Monday, September 17, 2007


I've known for some time now that newspaper reporters are regular readers of The Rise and Sprawl, but I can't help but wonder if newspaper editors are among the growing number of visitors to this site, since this story was in Sunday's paper, two days after I published this post on Friday morning.

But perhaps that's not any indication, since the Free Press' story was probably in the works long before my post. Also because it unfortunately only mentions "smart commuting's" positve impact on the environment, and not on it's more efficient use of time, space and infrastructure and the more tangible benefits this gives to citizens. Given the emphasis on the issue of "gridlock", you would think that this would have been taken into consideration.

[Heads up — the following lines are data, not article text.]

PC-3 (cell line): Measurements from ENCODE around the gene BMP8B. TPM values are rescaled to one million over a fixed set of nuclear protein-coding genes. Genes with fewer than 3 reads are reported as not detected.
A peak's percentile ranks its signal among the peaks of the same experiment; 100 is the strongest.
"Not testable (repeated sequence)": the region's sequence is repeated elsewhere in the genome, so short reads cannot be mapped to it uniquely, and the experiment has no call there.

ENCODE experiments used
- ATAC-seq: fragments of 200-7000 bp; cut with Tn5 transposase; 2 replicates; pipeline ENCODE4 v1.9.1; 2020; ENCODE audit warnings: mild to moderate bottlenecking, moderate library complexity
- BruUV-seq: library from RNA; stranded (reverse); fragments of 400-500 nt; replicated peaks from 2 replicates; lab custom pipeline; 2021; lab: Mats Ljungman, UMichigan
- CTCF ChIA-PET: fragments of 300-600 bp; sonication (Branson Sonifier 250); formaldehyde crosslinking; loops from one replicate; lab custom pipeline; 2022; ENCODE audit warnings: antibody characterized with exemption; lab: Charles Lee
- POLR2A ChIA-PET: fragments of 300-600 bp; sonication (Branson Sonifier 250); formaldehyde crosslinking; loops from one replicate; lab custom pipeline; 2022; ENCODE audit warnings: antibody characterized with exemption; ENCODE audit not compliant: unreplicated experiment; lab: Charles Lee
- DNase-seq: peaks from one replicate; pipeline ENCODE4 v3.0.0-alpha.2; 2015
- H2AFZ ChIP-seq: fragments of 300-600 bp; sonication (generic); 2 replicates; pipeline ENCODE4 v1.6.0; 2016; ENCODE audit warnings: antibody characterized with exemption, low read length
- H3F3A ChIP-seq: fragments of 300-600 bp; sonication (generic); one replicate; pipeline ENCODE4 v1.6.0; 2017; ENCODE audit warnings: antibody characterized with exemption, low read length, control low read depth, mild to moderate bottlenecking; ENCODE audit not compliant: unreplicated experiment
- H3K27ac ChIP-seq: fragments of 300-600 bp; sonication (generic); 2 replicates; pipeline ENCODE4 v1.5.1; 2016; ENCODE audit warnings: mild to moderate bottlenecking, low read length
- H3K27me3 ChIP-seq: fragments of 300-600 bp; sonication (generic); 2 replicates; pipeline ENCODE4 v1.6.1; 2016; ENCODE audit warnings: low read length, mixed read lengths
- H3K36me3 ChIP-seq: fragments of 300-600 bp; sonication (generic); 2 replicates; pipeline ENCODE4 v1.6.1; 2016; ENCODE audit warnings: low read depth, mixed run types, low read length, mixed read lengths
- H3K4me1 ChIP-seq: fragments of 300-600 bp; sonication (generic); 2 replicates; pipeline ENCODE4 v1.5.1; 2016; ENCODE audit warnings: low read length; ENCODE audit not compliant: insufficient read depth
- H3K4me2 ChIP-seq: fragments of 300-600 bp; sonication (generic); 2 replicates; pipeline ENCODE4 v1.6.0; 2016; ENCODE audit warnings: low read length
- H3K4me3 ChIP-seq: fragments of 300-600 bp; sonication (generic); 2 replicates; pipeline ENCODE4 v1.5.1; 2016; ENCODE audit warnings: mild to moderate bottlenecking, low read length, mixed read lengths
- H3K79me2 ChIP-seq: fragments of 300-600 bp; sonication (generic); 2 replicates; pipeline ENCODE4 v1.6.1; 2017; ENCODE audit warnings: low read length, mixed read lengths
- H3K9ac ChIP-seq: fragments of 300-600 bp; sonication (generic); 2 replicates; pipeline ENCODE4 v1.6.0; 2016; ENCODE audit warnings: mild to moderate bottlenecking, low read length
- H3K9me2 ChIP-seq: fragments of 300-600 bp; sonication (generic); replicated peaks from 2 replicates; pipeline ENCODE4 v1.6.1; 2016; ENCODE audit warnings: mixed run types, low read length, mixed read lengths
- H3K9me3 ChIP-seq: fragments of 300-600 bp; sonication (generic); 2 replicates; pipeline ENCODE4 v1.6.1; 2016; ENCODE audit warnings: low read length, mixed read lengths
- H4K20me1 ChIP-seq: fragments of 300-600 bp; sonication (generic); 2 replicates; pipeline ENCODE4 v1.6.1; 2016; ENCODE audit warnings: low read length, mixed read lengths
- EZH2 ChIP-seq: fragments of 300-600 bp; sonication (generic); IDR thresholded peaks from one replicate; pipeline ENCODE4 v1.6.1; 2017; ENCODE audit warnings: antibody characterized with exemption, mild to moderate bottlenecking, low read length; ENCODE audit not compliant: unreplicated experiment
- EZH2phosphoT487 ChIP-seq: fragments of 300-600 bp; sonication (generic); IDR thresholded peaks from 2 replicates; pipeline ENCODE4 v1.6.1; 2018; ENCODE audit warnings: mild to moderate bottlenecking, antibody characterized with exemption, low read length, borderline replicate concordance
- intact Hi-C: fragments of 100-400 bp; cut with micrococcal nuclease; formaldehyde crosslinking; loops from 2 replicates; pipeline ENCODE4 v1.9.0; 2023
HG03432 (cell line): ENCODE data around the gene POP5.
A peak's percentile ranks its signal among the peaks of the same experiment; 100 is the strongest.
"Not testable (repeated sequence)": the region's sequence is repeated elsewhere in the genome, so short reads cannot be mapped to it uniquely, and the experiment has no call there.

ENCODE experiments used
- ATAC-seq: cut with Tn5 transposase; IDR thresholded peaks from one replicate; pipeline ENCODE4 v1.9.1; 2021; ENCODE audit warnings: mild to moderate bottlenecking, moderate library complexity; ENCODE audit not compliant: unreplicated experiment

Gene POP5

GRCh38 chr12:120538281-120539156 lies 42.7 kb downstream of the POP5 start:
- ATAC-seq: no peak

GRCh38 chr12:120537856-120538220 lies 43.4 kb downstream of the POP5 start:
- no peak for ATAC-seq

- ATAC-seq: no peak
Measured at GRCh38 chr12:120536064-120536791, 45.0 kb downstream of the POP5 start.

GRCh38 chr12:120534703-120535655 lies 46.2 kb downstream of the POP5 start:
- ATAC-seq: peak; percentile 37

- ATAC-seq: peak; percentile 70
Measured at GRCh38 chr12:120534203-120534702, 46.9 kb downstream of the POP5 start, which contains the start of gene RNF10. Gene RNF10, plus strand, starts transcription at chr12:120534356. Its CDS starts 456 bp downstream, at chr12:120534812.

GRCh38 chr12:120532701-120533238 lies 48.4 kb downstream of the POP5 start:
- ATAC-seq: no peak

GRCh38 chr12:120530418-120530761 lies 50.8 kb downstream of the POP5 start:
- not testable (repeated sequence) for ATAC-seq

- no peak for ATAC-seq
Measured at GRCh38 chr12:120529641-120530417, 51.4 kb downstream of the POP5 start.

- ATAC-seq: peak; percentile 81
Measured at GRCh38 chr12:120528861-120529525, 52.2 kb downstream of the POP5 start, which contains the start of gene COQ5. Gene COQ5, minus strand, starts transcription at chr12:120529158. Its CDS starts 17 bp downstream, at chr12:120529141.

Speaking of dissonance, its funny to see that in 2002 the Frontier Centre for Public Policy (rightly) believed Winnipeg's then undervalued real estate market was a bad thing caused by stagnation, but in 2006, they found Winnipeg's improving real estate market as a bad thing caused by land use planning.

Still, it's better then their belief that helping low income people own financially onerous, continually devaluing automobiles would be good policy.

Dallas Hansen wrote an excellent article on the inability to build anything in Winnipeg that can capture the essence--the scale, the geometry, etc.--of traditional architecture, though other cities like Chicago (to which we once famously aspired to) seem to pull it off quite nicely.


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